about Public Speaking

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Public speaking refers to the practice of preparing and presenting a specific message to the audience. It is successful because it includes knowing the audience and articulating the objectives, choosing speech elements that will connect the audience with the subject, and presenting the message professionally (The Saylor Foundation, 2012). One of the most famous public speakers ever lived was Randy Pausch, professor at Carnegie Mellon University. One of his speeches that went viral rapidly was his “Last Lecture” whose title was “Really Achieving Your Childhood Dreams,” at Carnegie Mellon University on 18th September 2007 (Craig, 2008). Despite the fact that he had pancreatic cancer and had few months to live, he was able to make the public speaking extremely fascinating (Zaslow & Pausch, 2008). A critique of this talk shows its strengths and areas that need improvement. Therefore, this paper intends to describe the major strengths and weaknesses of this public speaking.


Some of the strengths of this lecture include raising the emotion of the audience, defining its scope, high levels of enthusiasm, getting personal, and using visual aids. Pausch starts by introducing the elephant in the room – he informs the audience that he has cancer and that the diagnosis shows that he has few months to live. He then apologizes to those who believe that he should be more morose and depressed and goes ahead to do some pushups (Carnegie Mellon University, 2007). Indeed, he manages to raise the emotion of the audience and make them fully immerse themselves in the lecture. His unique style of introduction makes the audience fully attentive.

He uses a classic technique of speech outline since he defines the scope of the talk by outlining what he intends to talk about and what he will not address. It is imperative to declare the scope of a public speaking since it helps the audience to establish the presentation’s starting point and boundaries and helps them to maintain the right mind frame to pay maximum attention to the message the public speaker is delivering (Jaffe, 2012). Pausch conveys the scope of his presentation through his introduction.

Pausch gives the performance a strong conclusion through giving a wrap up of his key points. He also gives several recaps throughout the presentation. He reaches back to some of the concepts he has introduced and makes his audience replay the whole lecture in their heads. Indeed, that is a good practice for any speech (The Saylor Foundation, 2012). Furthermore, as strong as his introduction is, the way he concludes the speech is very memorable. He finishes strongly and leaves his audience thinking.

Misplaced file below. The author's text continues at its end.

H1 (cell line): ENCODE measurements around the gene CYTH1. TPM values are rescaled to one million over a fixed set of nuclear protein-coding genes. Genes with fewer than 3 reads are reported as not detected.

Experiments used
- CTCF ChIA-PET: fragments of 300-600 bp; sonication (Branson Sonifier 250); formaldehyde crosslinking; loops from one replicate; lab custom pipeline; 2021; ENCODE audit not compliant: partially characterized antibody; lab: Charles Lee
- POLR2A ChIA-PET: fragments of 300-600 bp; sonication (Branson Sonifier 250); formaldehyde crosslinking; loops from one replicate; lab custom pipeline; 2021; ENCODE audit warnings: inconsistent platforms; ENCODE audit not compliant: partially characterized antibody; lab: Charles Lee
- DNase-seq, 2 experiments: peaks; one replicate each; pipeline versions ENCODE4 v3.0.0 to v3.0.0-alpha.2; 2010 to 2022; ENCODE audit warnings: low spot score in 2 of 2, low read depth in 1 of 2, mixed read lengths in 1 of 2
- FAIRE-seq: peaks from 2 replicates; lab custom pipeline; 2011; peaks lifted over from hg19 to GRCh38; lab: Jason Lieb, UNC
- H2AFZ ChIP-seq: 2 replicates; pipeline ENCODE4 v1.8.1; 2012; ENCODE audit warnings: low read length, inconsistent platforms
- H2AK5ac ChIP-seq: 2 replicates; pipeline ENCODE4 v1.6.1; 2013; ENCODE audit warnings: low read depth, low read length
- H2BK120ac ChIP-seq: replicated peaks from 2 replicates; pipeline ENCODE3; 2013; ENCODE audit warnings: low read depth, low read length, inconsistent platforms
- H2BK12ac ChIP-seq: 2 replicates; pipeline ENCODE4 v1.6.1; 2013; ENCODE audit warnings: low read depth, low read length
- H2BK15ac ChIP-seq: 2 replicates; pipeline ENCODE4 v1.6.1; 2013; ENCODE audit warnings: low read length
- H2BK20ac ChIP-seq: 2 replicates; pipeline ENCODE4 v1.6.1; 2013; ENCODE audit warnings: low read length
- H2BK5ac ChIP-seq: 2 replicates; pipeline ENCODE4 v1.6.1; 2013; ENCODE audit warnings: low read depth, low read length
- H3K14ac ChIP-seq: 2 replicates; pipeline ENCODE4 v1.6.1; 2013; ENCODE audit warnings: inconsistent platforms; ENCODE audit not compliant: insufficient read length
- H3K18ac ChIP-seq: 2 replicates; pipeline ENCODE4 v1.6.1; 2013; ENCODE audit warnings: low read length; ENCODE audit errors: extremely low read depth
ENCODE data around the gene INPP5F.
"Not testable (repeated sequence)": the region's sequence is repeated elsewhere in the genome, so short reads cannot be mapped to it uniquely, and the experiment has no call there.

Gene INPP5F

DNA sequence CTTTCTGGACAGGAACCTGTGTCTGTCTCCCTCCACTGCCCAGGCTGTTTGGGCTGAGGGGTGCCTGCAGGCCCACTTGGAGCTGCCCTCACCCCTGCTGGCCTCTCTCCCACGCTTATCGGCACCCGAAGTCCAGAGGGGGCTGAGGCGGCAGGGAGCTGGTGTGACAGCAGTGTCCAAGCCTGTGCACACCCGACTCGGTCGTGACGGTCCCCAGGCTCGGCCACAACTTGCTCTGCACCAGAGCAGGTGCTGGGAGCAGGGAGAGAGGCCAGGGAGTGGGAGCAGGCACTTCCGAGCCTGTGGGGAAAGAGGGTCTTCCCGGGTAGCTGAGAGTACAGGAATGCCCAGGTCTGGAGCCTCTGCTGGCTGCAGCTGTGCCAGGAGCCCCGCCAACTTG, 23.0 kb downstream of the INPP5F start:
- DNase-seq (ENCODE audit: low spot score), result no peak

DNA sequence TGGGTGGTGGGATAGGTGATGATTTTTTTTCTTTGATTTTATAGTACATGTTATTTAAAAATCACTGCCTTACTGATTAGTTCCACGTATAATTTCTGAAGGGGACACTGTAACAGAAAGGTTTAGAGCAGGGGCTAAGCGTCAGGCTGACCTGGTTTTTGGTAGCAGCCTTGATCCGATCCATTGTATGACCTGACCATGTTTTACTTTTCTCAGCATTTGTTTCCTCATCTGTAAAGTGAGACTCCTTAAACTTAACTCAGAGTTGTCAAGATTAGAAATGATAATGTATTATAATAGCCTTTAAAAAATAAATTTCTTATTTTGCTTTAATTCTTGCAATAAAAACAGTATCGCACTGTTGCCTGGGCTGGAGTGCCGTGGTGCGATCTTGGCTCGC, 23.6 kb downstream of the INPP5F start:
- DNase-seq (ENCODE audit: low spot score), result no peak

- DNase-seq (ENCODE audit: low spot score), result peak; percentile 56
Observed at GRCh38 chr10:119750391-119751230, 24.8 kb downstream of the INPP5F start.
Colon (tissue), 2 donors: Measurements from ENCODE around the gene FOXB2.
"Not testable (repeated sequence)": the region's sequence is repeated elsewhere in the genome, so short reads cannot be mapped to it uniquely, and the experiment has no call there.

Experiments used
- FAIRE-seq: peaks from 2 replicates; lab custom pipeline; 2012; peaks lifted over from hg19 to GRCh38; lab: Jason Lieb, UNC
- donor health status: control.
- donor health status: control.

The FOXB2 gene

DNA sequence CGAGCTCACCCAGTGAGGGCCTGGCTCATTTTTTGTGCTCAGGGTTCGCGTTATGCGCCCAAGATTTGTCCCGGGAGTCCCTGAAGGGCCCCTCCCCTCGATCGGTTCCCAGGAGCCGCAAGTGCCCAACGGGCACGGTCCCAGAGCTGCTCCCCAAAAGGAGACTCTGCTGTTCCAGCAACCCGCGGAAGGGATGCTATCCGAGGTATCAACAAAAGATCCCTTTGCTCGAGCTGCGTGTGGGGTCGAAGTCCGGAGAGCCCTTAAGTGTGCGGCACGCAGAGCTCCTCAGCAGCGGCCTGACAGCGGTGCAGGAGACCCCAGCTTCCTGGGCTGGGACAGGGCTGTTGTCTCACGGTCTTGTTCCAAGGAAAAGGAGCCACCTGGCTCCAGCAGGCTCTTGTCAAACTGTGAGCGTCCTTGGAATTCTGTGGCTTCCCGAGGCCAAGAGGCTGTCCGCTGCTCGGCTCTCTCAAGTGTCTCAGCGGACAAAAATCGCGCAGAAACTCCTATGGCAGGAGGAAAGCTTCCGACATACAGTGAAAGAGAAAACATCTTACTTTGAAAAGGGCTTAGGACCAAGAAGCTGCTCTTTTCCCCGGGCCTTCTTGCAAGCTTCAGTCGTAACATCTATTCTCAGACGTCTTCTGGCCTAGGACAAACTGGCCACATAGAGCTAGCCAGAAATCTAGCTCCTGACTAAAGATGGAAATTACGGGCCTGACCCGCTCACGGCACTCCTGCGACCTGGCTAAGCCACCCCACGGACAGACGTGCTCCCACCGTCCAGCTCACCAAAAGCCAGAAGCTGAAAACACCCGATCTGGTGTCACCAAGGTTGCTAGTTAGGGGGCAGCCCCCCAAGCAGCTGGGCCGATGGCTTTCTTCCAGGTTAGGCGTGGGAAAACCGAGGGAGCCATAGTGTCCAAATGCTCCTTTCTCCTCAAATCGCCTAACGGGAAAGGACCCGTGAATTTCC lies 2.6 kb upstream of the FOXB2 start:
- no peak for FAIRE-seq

He gets personal with his audience since he does not hide his personal life from them. He describes to them some of the personal lessons that he has learned through a broad range of experiences in his life and illuminates them via personal stories. He reveals some of the personal sentiments in his stories (Pausch, 2007). He engages the audience by making them take part in the presentation, for instance, he asks them to sing a happy birthday song to his spouse. That gives him the chance to connect effectively with the audience and win their maximum attention since revealing emotions is a good way of connecting with the audience

He uses visual aids to make the lecture more captivating. He supplements his stories with some PowerPoint slides that have short point lists. He also uses humor and a lot of fun during the speech to improve the concentration of the audience. He is self-confident, relaxed and makes smooth movements as if he is addressing a handful of students thus showing how much he is associated with the audience.


Even though Pausch’s public speaking has several strengths, it has some areas, which require improvements. He uses repetition too much, for instance, he repeats the topic “obstacles” frequently: he presents a slide, which shows an excerpt of a brick wall that symbolizes impediments. He talks about the excerpt as a stumbling block many times and provides a new meaning for it (Carnegie Mellon University, 2007). This regular repetition causes a constant generalization. He ought not to have used too much repetition since that makes a presentation less powerful.

He often summarizes what he has talked about in an attempt to anchor his points deeper in the minds of his listeners; however, he uses many sentences (Carnegie Mellon University, 2007). He ought to have used summaries with only a few words or sentences to make sure the audience grasps what he is talking about. He also laughs and smiles a lot during the lecture. That also makes the speech less powerful.


Pausch’s public speaking is so full of sincerity, humor, optimism, hope, and clarity. He manages to move his audience, connect with them, and win their maximum concentration. Without a doubt, his style of presentation makes the public speaking incredibly captivating and effectively helps the audience to grasp the message. However, the presentation has some areas weaknesses, which require improvements to make it more powerful.


Craig, W. (2008). Professor Pausch’s life, “Lecture go from Web to book”. USA Today, 1-4.

Jaffe, C. (2012). Public Speaking: Concepts and Skills for a Diverse Society. Boston: Cengage Learning.

Pausch, R. (2007). Really Achieving Your Childhood Dreams. University Lecture Series: Journeys, 1-5.

The Saylor Foundation. (2012). Stand Up Speak Out: The Practice and Ethics of Public Speaking. The Saylor Foundation.

Carnegie Mellon University. (Director). (2007). Randy Pausch’s Last Lecture: Really Achieving Your Childhood Dreams [Motion Picture]. Retrieved from http://www.cmu.edu/randyslecture/

Zaslow, J., & Pausch, R. (2008). The Last Lecture. New York: Hyperion.

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